What I Like About...
Sunday, July 18, 2004
  Hippolyte et Aricie, Act IV, Scene I: Ah! faut-il
Jean-Philippe Rameau (1683-1764)
Norton Recorded Anthology of Western Music, CD 5 Track 42

Rameau reminds us that it is never too late. His contribution to world history came fifty years near the end of an era and thirty years near the end of his life. His book, Treatise on Harmony, is a buoy in the history of music that marks the early stage of tonality. And his music, like this brief excerpt, resounds beautifully unencumbered by his interest in music theory.

Rameau has added oboes and bassoons to the ensemble that helped Griselda’s complaint. As reinforcements to the now modern string contingent they do not enjoy the moments of liberation given to the flute players. But these double reeds do extend the range of color for the strings. This is a subtle yet vital detail. Color is especially important concerning the opening pitch. This note, in the brief duration of a single beat, sets the stage. Hippolyte surveys the land in which he has enjoyed the glory of his family and the love of Aricie. The woodwinds help gently project this single pitch over this expanse of land.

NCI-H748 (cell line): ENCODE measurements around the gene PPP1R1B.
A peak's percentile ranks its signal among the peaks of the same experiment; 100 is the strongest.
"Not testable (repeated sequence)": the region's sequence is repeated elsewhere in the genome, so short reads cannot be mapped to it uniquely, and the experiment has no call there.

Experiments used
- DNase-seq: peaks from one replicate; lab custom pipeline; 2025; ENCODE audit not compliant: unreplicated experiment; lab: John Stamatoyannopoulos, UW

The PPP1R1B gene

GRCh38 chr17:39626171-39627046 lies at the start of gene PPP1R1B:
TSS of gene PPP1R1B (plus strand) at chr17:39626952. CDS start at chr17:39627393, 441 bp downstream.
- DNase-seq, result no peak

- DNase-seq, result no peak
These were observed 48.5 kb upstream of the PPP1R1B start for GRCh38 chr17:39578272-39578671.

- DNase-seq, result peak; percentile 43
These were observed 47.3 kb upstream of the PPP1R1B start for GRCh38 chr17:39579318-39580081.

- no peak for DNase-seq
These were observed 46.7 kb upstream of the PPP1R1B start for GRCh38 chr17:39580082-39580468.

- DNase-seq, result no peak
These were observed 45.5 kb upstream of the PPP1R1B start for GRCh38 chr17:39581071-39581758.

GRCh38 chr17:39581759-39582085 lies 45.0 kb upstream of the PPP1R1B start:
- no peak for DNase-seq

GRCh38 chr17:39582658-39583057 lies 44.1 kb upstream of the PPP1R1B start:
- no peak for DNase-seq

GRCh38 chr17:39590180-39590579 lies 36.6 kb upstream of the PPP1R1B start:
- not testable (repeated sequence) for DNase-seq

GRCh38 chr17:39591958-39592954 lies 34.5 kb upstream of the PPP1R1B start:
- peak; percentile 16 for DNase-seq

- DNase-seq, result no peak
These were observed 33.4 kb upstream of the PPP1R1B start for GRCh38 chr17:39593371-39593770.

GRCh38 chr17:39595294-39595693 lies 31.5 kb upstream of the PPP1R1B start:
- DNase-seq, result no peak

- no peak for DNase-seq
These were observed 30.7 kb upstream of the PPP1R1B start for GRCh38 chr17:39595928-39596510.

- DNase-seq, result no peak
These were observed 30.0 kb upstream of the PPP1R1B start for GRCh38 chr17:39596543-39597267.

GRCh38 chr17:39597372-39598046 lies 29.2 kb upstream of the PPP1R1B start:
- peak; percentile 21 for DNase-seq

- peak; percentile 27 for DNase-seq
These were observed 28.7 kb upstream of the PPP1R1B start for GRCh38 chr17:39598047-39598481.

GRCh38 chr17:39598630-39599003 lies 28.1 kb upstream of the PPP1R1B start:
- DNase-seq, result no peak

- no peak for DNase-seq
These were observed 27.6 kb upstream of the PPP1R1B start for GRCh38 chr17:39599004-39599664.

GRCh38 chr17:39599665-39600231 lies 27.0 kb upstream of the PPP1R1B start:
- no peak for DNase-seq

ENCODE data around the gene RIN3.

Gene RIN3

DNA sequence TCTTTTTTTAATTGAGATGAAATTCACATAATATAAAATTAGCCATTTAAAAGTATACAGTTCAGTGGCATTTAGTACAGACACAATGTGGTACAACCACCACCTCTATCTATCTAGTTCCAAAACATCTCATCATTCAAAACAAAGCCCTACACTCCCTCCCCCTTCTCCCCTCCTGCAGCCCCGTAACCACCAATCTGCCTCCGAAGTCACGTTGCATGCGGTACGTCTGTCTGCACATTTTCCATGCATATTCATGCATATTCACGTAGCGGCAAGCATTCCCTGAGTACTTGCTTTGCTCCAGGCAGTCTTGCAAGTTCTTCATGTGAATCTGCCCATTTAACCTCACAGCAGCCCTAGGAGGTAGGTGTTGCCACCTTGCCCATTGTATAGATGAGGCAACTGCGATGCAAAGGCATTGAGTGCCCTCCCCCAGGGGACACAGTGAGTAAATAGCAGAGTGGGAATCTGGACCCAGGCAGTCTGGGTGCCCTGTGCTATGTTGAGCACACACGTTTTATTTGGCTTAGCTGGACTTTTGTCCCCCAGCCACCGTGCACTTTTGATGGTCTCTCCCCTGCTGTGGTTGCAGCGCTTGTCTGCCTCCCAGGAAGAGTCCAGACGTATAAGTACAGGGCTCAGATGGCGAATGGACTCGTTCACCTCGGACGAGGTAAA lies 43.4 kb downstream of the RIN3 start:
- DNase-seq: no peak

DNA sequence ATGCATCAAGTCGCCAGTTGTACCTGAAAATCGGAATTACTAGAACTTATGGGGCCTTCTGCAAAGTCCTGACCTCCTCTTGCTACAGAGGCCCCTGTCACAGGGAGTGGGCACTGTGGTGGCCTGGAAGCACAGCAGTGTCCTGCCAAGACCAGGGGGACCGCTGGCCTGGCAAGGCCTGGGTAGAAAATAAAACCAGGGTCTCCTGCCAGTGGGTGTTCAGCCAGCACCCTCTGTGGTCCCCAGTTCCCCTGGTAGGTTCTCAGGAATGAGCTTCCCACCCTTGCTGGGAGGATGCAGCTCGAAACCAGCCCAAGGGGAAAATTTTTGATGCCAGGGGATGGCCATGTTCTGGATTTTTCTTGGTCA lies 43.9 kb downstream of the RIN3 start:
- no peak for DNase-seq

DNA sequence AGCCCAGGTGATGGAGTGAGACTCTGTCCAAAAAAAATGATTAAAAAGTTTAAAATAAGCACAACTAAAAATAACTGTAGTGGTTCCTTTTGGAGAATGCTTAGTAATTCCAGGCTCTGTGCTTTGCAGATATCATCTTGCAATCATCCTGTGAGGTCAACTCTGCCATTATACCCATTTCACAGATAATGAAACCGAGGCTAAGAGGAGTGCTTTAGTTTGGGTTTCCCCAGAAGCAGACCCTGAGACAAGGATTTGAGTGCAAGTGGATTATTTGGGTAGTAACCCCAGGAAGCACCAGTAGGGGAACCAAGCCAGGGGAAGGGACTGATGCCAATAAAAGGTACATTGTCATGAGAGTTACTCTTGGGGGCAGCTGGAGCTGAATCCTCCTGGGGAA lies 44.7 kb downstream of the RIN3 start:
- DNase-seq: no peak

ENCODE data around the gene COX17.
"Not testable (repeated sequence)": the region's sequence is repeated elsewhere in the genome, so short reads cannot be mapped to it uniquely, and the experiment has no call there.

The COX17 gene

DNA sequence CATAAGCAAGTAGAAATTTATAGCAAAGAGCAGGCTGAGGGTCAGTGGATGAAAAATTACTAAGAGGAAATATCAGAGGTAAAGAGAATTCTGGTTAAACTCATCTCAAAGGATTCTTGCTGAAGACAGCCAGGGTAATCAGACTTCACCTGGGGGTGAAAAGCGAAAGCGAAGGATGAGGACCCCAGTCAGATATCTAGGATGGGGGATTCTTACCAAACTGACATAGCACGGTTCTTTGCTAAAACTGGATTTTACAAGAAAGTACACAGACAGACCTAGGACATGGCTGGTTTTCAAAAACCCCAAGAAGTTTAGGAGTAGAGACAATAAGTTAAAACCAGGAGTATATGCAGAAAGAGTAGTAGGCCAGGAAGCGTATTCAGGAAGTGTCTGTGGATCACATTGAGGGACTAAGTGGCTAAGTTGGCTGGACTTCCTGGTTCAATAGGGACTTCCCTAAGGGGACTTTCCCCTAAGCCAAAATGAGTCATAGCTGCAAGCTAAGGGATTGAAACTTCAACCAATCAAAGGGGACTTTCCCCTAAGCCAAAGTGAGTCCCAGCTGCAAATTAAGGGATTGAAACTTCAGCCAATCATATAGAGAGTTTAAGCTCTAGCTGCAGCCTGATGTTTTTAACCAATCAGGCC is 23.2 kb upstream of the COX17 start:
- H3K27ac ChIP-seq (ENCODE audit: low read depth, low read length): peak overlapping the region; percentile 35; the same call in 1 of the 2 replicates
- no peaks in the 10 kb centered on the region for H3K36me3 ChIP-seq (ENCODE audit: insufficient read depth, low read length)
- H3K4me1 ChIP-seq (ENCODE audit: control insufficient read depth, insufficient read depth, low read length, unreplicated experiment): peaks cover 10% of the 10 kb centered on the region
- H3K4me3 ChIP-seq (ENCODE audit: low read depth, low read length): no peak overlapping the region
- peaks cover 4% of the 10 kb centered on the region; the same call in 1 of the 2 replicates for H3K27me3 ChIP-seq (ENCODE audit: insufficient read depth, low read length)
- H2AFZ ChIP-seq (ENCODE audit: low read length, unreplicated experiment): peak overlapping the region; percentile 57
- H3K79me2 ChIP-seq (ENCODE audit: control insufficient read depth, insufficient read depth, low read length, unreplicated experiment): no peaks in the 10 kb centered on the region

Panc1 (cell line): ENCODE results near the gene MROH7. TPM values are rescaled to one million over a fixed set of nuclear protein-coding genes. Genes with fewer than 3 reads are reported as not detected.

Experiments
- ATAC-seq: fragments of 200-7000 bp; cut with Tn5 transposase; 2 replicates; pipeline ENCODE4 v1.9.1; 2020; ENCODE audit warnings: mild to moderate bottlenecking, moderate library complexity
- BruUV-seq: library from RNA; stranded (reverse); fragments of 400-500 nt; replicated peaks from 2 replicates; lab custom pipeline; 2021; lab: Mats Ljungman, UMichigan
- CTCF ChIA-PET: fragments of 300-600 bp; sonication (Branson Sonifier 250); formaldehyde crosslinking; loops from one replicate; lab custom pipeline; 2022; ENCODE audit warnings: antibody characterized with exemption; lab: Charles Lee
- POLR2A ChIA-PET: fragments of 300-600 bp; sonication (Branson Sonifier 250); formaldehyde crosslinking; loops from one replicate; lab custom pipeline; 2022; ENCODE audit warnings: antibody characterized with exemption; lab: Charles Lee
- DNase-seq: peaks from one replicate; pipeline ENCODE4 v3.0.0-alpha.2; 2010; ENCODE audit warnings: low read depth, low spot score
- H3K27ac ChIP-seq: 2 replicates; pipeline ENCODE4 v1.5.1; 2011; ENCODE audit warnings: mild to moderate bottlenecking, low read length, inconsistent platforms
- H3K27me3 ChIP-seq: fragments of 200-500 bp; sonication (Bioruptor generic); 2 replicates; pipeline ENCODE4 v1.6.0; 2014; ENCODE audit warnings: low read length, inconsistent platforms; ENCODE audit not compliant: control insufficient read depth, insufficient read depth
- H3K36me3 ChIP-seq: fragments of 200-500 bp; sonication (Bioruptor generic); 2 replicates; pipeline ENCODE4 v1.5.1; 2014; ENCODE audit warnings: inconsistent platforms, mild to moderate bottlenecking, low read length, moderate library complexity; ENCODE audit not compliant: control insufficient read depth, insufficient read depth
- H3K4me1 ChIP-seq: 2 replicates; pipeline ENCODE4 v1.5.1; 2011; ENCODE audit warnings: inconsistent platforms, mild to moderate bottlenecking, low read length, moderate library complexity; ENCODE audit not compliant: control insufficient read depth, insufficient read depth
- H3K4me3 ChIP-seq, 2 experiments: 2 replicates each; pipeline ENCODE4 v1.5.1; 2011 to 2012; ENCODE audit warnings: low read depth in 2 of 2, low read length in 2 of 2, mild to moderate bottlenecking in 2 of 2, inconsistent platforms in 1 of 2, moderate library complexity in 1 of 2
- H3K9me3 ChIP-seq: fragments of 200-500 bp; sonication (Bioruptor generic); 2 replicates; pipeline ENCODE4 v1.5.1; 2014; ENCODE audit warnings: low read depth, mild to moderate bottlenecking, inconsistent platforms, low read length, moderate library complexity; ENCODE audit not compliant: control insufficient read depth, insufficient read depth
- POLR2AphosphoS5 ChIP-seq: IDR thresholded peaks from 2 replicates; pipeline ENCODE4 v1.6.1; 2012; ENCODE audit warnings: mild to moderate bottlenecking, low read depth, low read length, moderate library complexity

What I like about this subtle excerpt is the wonderful part writing to be found in the string section. None of it is filler. Because Rameau supports melody with melody, these parts are a joy to read and hear.
Comments: Post a Comment

<< Home
In January 2004 I starting writing an opinion for each selection in the Norton Recorded Anthology of Western Music. Now, more than a year later, I am almost finished. Soon, I will have an archive full of opinions on the music we so carelessly call "classical." And no one can stop me.

Location: Cincinnati, Ohio, United States

Director of the Contemporary Performer's Workshop... Music Teacher for St. Aloysius Gonzaga School... Principal 'Cellist of the Springfield Symphony Orchestra... Composer

Read Also...
Music Reference Links
Links to Composers and Collaborations
Miscellaneous Links
What I Said About...